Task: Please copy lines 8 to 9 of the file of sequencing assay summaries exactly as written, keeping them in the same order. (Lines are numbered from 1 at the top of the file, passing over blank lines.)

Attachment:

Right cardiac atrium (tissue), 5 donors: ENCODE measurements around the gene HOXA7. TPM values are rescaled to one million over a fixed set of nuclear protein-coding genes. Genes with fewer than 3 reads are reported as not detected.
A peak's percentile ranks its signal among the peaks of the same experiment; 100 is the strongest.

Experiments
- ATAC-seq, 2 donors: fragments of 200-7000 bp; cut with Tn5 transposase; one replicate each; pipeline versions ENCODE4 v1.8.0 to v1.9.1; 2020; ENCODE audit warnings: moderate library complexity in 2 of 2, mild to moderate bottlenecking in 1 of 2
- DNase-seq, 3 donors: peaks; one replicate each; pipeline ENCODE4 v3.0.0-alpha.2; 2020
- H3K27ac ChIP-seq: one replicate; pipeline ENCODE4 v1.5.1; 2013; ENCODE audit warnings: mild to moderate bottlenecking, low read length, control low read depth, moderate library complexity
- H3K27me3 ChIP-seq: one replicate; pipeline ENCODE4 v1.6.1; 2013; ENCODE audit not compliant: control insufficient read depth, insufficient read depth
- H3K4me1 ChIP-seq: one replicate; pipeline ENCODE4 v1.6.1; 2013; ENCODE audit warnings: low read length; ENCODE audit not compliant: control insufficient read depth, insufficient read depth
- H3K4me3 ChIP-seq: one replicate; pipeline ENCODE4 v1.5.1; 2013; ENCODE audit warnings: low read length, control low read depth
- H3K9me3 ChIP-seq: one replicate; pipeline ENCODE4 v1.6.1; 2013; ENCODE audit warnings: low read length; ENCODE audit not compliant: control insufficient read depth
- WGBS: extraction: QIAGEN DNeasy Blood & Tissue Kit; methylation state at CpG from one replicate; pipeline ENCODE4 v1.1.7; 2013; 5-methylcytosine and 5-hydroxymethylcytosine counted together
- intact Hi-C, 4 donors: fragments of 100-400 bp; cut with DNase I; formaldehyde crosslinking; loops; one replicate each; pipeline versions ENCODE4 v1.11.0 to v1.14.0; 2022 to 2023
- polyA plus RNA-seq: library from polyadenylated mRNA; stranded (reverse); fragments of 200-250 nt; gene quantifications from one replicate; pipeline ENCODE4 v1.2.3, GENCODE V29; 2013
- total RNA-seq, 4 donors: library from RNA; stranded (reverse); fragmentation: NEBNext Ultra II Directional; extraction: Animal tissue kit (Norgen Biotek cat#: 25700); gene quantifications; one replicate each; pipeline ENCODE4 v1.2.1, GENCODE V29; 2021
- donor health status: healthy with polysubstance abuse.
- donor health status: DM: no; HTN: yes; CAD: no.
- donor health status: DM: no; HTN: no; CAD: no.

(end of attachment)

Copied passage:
- H3K4me1 ChIP-seq: one replicate; pipeline ENCODE4 v1.6.1; 2013; ENCODE audit warnings: low read length; ENCODE audit not compliant: control insufficient read depth, insufficient read depth
- H3K4me3 ChIP-seq: one replicate; pipeline ENCODE4 v1.5.1; 2013; ENCODE audit warnings: low read length, control low read depth